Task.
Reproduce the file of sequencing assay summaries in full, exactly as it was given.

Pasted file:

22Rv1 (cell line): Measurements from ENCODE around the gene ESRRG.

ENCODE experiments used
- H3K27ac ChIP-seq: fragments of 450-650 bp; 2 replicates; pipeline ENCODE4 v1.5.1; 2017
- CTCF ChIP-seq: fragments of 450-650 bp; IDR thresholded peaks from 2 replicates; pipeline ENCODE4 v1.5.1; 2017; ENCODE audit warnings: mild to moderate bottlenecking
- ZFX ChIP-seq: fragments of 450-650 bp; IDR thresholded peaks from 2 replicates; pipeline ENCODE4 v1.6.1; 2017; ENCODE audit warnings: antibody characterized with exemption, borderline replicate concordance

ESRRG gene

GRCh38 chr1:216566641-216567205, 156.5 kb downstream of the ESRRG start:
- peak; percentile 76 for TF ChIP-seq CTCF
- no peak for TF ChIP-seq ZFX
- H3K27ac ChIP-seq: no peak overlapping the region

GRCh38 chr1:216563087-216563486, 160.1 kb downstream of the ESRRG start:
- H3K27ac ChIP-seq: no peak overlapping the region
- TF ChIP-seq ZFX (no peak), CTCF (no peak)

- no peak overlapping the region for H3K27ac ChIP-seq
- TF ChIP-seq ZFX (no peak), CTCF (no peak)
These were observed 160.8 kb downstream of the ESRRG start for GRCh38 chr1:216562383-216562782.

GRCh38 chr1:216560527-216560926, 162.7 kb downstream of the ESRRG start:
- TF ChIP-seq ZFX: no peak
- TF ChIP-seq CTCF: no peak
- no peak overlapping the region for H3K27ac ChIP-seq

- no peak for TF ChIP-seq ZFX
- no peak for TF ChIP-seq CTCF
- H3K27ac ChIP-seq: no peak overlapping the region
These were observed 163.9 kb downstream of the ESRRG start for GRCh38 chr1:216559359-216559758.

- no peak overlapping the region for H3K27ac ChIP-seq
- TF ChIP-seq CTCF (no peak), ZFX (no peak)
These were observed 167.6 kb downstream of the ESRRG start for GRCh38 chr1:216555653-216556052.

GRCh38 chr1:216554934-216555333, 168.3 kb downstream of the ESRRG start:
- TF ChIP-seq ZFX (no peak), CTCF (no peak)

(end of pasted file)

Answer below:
22Rv1 (cell line): Measurements from ENCODE around the gene ESRRG.

ENCODE experiments used
- H3K27ac ChIP-seq: fragments of 450-650 bp; 2 replicates; pipeline ENCODE4 v1.5.1; 2017
- CTCF ChIP-seq: fragments of 450-650 bp; IDR thresholded peaks from 2 replicates; pipeline ENCODE4 v1.5.1; 2017; ENCODE audit warnings: mild to moderate bottlenecking
- ZFX ChIP-seq: fragments of 450-650 bp; IDR thresholded peaks from 2 replicates; pipeline ENCODE4 v1.6.1; 2017; ENCODE audit warnings: antibody characterized with exemption, borderline replicate concordance

ESRRG gene

GRCh38 chr1:216566641-216567205, 156.5 kb downstream of the ESRRG start:
- peak; percentile 76 for TF ChIP-seq CTCF
- no peak for TF ChIP-seq ZFX
- H3K27ac ChIP-seq: no peak overlapping the region

GRCh38 chr1:216563087-216563486, 160.1 kb downstream of the ESRRG start:
- H3K27ac ChIP-seq: no peak overlapping the region
- TF ChIP-seq ZFX (no peak), CTCF (no peak)

- no peak overlapping the region for H3K27ac ChIP-seq
- TF ChIP-seq ZFX (no peak), CTCF (no peak)
These were observed 160.8 kb downstream of the ESRRG start for GRCh38 chr1:216562383-216562782.

GRCh38 chr1:216560527-216560926, 162.7 kb downstream of the ESRRG start:
- TF ChIP-seq ZFX: no peak
- TF ChIP-seq CTCF: no peak
- no peak overlapping the region for H3K27ac ChIP-seq

- no peak for TF ChIP-seq ZFX
- no peak for TF ChIP-seq CTCF
- H3K27ac ChIP-seq: no peak overlapping the region
These were observed 163.9 kb downstream of the ESRRG start for GRCh38 chr1:216559359-216559758.

- no peak overlapping the region for H3K27ac ChIP-seq
- TF ChIP-seq CTCF (no peak), ZFX (no peak)
These were observed 167.6 kb downstream of the ESRRG start for GRCh38 chr1:216555653-216556052.

GRCh38 chr1:216554934-216555333, 168.3 kb downstream of the ESRRG start:
- TF ChIP-seq ZFX (no peak), CTCF (no peak)